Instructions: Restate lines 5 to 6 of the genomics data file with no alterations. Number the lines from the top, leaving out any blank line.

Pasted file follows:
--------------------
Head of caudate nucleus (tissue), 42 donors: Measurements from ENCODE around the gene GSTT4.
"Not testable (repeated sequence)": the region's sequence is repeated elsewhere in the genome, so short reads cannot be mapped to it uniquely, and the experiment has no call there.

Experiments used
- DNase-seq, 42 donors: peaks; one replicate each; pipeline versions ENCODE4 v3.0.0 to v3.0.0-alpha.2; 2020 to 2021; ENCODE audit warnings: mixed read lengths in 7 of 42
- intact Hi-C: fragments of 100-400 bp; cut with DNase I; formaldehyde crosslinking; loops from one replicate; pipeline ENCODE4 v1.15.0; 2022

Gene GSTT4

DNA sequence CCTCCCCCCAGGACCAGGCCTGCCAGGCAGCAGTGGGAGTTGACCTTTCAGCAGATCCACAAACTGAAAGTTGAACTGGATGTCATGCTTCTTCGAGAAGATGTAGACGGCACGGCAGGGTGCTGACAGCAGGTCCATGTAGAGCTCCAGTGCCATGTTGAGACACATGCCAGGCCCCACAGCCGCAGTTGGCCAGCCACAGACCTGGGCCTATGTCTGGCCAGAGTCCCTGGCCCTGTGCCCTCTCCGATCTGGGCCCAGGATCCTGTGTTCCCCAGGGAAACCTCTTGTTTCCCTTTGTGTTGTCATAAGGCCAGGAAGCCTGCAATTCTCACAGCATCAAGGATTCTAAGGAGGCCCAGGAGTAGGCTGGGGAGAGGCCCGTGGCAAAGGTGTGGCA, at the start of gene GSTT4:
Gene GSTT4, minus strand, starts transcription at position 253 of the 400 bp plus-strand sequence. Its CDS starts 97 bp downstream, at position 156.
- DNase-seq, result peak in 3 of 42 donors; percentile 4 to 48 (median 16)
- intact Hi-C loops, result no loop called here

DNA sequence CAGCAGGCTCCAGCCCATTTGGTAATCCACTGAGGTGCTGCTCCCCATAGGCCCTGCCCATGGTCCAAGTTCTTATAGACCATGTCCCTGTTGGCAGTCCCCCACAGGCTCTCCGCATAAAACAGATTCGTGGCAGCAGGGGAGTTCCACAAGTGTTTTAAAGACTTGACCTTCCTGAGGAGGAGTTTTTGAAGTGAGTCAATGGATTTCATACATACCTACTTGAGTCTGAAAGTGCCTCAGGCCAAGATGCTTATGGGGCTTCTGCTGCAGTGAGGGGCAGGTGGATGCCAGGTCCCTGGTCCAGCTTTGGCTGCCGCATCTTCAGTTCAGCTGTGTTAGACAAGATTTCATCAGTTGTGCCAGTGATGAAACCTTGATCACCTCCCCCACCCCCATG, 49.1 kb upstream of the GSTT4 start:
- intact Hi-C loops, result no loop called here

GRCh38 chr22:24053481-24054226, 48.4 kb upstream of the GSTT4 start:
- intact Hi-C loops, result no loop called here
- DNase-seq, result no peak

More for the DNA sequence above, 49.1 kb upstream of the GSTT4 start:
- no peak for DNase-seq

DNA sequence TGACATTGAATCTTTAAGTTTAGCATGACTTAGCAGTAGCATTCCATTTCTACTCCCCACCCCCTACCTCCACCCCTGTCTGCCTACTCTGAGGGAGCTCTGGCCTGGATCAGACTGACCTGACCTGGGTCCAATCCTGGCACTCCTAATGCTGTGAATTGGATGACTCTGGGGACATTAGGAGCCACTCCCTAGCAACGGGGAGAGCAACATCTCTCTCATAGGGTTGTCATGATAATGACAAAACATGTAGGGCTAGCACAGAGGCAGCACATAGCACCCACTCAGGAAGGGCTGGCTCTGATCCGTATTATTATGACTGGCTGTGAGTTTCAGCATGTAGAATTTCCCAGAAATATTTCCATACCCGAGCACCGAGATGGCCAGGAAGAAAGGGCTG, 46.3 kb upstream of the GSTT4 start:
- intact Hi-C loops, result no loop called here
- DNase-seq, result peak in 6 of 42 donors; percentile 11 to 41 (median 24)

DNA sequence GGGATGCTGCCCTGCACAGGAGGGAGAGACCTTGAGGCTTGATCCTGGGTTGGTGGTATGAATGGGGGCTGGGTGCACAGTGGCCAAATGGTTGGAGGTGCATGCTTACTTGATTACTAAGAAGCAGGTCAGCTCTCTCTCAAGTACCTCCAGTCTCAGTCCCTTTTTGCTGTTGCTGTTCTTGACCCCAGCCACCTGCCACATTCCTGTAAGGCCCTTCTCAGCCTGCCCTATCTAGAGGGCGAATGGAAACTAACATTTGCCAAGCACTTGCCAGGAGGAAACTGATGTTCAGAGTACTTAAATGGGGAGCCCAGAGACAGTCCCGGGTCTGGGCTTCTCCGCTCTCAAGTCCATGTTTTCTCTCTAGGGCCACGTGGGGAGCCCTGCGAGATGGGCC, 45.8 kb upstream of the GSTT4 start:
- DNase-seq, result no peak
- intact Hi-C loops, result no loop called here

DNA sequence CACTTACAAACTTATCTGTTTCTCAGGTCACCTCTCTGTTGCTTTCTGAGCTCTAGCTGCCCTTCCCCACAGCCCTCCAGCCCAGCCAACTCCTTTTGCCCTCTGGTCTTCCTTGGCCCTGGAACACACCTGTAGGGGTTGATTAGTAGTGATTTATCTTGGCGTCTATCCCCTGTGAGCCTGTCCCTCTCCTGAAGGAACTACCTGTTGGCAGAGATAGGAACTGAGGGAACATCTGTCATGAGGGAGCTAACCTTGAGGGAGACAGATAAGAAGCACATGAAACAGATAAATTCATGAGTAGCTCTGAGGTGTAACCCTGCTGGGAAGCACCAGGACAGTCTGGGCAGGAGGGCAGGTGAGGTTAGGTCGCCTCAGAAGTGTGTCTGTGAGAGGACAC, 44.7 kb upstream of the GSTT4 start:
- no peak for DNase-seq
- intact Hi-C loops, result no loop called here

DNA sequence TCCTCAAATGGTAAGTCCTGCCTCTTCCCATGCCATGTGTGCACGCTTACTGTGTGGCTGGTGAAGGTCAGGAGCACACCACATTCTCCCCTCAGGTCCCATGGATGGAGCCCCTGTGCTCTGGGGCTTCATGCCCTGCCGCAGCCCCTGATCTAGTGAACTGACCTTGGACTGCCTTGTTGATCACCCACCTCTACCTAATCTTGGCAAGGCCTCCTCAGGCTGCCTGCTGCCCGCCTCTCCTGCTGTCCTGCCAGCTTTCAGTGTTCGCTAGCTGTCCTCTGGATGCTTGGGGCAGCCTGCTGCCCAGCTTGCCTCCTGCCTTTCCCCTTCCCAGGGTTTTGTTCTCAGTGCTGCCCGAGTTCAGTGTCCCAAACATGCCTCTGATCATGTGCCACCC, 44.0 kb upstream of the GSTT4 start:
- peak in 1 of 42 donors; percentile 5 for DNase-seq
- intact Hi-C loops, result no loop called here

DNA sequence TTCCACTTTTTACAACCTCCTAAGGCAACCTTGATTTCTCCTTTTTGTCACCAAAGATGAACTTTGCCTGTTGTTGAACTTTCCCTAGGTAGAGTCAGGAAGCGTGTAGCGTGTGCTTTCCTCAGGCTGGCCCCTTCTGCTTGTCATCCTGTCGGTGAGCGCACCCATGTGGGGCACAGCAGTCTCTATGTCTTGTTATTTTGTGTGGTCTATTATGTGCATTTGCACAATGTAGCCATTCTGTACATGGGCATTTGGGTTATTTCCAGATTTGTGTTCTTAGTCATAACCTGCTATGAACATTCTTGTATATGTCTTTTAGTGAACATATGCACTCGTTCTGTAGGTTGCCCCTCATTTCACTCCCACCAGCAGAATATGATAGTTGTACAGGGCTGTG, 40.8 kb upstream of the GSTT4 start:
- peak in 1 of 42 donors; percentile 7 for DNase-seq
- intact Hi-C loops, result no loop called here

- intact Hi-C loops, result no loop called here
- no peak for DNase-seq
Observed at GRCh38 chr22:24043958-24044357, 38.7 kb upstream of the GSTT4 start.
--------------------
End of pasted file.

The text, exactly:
- intact Hi-C: fragments of 100-400 bp; cut with DNase I; formaldehyde crosslinking; loops from one replicate; pipeline ENCODE4 v1.15.0; 2022

Gene GSTT4